Two things you're going to value greatly on your thru hike are:

    1. Quick setup
    2. Weight


    I think the buckles are better for 1 and a cord based suspension like the whoopie slings are better at 2. You're going to just have to figure out which you value more.
    yeah. if you're rigging your hmmk regularly, i'd go webbing and buckles. carry the 3 oz. and leave the snickers bar behind. after trying 'em, and thinking i loved whoopies... you sacrifice more than weight..........imho per usual.
    "Jeff-Becking"

    DOWNTOWN BROWN!!!!

  7. #17
    Senior Member PackBacker81's Avatar
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    Quote Originally Posted by Mockingbird View Post
    Thanks for your suggestions, everyone! I really appreciate it. I am going to try making my own continual ridge line like on whoopieslings.com, with the figure-9 on one end, knot bone on the other, and prusiks.
    Here's some links that might help. For the locked brummel around the knotbone check out Opie's pictoral here. Just slide the knotbone on before starting to splice. On the opposite side of the CRL is a backsplice. Check out this thread for a how to on that. I do it the opposite way SlowBro does his in the first post (I insert fid and use that to pull the tail through instead of the other way around) but each way works. Then for the prussics I would start here for Opie's continuous loop pictoral. You won't need 12" loops as shown in the thread so I'd start out with about 18" of line and maybe 3-3.5" buries. Hope this helps and have fun!

  8. #18
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    I just recently setup a continuous ridgeline using dutch hooks and dutch tarp flyz and would highly recommend it. You can get the parts here http://www.outdoortrailgear.com/

    And there is a video of how to complete the setup here. http://www.outdoortrailgear.com/gear...-how-to-video/

  9. #19

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    Okay a few quick comments from looking at your pics others have probably mention these too:
    First with those buckles on the webbing I doubt you need drip lines there, on the tarp your extra line/d'ring is good enough also, behind the d'ring you can just throw a half hitch in for good measure.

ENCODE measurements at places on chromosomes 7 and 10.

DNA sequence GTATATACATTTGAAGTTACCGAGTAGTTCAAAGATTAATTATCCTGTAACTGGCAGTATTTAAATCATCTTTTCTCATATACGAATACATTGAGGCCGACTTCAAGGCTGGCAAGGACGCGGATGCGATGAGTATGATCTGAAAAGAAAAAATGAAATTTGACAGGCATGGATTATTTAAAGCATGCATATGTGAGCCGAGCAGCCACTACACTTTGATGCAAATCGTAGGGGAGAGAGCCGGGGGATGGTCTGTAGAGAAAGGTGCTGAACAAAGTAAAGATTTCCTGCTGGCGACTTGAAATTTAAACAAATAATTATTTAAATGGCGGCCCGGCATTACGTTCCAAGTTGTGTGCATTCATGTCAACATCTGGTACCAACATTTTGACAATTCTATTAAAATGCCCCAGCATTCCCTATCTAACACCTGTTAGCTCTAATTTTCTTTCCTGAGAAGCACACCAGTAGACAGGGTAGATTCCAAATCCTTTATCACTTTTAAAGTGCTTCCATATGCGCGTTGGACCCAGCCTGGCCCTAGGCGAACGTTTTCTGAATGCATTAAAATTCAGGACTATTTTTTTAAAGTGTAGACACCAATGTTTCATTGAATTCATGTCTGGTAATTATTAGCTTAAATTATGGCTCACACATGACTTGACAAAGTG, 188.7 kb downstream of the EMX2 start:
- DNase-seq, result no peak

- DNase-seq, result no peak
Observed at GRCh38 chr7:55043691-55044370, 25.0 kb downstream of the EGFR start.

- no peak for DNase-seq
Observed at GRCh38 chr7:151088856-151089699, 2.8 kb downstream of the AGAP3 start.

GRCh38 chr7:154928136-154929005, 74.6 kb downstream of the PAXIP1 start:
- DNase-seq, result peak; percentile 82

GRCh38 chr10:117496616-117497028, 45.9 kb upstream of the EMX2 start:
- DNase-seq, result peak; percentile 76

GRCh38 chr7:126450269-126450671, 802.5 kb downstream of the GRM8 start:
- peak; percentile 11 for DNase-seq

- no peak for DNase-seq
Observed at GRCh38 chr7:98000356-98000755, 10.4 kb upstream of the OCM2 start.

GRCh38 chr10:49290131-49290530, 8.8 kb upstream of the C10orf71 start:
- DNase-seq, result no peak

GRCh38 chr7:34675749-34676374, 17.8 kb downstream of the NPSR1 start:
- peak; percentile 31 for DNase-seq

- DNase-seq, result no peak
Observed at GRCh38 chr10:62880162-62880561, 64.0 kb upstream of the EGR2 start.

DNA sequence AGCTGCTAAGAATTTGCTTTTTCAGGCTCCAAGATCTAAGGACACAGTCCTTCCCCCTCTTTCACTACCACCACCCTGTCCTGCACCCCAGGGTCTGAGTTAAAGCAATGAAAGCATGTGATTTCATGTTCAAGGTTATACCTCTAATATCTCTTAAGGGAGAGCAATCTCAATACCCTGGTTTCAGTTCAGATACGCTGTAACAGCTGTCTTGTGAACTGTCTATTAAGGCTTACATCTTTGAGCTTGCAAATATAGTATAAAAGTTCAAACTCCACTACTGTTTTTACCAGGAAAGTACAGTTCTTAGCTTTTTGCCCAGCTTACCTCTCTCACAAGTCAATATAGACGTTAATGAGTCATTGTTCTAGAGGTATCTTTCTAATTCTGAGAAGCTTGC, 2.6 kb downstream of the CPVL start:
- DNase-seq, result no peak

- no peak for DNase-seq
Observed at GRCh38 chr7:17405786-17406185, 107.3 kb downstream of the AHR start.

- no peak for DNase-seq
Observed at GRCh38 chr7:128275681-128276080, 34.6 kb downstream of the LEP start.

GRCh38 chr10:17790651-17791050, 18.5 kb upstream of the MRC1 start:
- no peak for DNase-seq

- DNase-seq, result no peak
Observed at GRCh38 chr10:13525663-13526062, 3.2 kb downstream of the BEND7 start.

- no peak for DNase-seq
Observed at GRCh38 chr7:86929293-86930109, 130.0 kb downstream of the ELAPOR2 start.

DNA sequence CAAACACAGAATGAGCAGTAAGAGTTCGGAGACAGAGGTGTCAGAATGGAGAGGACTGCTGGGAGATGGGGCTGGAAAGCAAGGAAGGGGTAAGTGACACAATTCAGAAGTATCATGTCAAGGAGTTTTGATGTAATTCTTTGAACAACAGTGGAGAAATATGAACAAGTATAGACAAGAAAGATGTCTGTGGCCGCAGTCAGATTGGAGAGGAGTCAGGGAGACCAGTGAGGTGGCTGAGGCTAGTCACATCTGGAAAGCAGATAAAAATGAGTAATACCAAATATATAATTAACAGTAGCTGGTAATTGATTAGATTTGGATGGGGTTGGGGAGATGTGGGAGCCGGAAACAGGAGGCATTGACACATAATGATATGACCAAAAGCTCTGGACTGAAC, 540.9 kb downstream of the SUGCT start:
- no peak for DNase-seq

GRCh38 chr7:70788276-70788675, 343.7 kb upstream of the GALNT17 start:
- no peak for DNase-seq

I like the webbing, marlin spike, whoopie set up, easy to adjust and light...

    For doing you tarp better you can do a prussic on you ridge line that attaches to ring on the tarp by you favorite method, biner, soft schakle etc... this let you hook up and adjust the tarps position easy also. There are some images in my gallery of my set up that works good for me... http://www.hammockforums.net/gallery...&cutoffdate=-1

    Also it may just be the angle of the pic but I've found I get the tarp tighter if you pull the lower tie outs at an angle, instead of perpendicular to the ridge line.

    peace
    "truth is uncontainable, and inexpressible. It neither is nor is not.
    This unformulated principle is the foundation of the different systems of all the sages."
    Diamond Sutra

  10. #20
    bluejeans's Avatar
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    Smile

    View all of Shugs hammock videos and then review Professor Hammocks videos on suspensions and you should have a good idea of the direction you want to go that fits your needs and likes.

    Separate tarp line allows you to store your tarp outside of your main pack and set it up first in the rain for shelter without exsposing your internal pack contents to the elements. Again Shug & Professor Hammock videos should answer most of your questions. Happy Hanging and I will be watching for your Trail Journal entires next year. It is always great to follow a hammick hanger on the AT